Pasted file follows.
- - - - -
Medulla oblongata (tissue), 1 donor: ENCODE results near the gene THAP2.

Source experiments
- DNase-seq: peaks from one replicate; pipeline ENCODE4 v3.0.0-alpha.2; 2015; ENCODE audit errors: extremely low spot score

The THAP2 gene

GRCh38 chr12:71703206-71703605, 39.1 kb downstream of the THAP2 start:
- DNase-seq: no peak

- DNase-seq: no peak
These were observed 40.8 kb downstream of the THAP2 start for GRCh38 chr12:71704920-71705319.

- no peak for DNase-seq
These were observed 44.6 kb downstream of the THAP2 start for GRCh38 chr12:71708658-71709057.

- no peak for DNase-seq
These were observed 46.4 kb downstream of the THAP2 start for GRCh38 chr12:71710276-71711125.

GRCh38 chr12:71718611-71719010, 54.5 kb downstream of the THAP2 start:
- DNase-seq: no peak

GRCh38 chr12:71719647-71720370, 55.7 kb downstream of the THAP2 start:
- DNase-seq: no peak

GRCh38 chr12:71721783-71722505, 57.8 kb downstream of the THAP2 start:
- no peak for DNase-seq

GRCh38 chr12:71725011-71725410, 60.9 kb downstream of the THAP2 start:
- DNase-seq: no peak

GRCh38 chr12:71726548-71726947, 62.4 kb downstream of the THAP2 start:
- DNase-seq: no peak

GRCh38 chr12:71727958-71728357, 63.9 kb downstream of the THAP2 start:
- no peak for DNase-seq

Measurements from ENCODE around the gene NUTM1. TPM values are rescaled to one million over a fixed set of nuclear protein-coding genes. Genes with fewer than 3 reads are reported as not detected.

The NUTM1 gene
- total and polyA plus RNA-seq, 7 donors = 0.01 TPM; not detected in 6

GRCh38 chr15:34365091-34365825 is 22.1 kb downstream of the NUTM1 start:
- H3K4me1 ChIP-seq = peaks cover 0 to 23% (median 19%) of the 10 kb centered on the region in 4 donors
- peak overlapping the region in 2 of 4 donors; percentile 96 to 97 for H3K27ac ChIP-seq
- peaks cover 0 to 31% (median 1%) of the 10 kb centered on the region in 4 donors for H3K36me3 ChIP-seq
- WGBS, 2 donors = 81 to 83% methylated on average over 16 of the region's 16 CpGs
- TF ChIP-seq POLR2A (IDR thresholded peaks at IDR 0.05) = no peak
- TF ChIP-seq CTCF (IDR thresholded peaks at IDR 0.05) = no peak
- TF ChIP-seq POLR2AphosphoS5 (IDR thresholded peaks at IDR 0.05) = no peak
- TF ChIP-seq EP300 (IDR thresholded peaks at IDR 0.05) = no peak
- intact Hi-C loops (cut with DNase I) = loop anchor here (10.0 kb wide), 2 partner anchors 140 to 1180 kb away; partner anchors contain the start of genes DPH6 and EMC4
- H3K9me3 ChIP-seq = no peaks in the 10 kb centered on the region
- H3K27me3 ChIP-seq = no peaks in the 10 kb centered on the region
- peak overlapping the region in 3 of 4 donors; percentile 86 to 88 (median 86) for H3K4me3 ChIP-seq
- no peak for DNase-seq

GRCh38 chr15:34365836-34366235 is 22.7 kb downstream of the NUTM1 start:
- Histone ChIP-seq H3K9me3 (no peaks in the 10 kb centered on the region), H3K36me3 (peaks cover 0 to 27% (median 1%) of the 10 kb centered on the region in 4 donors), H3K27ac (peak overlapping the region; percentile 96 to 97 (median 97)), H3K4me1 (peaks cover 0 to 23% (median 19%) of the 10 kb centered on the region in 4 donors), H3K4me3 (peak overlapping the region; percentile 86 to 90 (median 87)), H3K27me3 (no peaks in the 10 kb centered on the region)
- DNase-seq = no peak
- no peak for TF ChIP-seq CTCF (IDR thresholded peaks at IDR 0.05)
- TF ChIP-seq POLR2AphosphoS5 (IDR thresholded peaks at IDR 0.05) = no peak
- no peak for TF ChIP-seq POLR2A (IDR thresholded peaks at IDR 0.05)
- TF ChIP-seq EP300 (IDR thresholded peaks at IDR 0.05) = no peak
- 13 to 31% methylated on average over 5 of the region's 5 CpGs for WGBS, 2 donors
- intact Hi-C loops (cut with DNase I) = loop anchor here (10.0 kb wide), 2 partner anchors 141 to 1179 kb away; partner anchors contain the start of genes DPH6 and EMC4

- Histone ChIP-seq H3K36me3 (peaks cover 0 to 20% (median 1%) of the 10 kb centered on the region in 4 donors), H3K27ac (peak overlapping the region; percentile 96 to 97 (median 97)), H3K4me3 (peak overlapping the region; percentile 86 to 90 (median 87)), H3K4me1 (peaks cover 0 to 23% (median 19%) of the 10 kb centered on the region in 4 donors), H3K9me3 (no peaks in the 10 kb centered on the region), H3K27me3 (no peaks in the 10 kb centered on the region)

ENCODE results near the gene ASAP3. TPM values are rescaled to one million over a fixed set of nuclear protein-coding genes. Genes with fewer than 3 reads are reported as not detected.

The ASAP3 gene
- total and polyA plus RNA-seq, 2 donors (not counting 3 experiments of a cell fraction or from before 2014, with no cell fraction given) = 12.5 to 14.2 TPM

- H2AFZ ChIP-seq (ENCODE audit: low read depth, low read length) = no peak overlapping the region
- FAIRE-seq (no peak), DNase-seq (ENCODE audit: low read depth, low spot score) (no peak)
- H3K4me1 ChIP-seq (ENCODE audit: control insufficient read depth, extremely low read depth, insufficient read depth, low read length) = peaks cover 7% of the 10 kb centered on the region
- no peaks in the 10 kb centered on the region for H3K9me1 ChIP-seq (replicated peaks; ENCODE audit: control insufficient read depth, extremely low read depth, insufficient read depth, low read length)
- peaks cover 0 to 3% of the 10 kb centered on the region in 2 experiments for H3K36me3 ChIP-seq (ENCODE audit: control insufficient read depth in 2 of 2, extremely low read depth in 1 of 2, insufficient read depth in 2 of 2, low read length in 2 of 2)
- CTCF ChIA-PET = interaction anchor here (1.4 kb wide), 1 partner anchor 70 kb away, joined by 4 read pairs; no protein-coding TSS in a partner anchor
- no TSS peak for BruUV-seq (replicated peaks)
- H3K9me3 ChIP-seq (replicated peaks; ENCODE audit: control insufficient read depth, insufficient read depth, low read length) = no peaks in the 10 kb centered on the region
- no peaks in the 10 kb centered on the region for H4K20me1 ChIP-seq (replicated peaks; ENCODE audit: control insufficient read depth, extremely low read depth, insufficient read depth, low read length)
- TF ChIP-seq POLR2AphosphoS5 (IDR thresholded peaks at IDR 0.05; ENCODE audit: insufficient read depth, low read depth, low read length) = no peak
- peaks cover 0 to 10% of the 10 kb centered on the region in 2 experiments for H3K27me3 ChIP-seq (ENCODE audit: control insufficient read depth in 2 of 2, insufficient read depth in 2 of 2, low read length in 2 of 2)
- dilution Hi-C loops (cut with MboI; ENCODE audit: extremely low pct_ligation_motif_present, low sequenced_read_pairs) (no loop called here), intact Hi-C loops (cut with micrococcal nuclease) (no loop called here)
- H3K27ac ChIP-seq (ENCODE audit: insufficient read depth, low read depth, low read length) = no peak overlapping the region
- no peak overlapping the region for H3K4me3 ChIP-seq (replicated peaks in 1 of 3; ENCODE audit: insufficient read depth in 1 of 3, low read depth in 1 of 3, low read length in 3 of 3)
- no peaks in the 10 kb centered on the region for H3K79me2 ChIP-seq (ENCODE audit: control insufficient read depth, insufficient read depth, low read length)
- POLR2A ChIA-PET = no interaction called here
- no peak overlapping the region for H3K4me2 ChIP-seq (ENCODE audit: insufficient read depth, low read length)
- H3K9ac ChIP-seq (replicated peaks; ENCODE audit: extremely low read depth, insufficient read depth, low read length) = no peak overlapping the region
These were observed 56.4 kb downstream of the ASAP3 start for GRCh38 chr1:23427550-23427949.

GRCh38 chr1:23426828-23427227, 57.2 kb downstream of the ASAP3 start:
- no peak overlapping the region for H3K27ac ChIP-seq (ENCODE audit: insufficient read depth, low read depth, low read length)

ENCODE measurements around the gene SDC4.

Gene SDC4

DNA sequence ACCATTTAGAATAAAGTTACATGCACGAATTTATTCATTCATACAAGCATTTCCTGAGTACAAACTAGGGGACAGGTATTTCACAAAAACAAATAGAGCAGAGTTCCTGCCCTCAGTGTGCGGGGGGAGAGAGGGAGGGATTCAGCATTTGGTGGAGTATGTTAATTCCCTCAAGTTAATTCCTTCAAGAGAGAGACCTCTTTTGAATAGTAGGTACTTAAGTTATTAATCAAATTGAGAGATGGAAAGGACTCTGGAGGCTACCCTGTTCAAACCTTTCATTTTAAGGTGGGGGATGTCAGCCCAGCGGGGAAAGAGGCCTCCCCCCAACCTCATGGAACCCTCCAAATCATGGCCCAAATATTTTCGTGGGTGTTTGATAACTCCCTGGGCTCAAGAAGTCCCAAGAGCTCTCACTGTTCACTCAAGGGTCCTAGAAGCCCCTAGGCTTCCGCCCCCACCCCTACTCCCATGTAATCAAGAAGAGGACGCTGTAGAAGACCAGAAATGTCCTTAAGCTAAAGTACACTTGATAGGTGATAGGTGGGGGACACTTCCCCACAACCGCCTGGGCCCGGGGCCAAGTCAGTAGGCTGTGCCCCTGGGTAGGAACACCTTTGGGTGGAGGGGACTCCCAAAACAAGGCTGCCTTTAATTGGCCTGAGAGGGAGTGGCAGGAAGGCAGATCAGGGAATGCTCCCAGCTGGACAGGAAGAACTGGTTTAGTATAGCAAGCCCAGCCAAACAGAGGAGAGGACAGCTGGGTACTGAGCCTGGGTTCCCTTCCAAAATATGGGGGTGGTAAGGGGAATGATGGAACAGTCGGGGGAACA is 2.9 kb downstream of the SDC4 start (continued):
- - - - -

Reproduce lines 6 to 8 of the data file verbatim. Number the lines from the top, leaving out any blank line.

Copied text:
- DNase-seq: no peak

- DNase-seq: no peak
These were observed 40.8 kb downstream of the THAP2 start for GRCh38 chr12:71704920-71705319.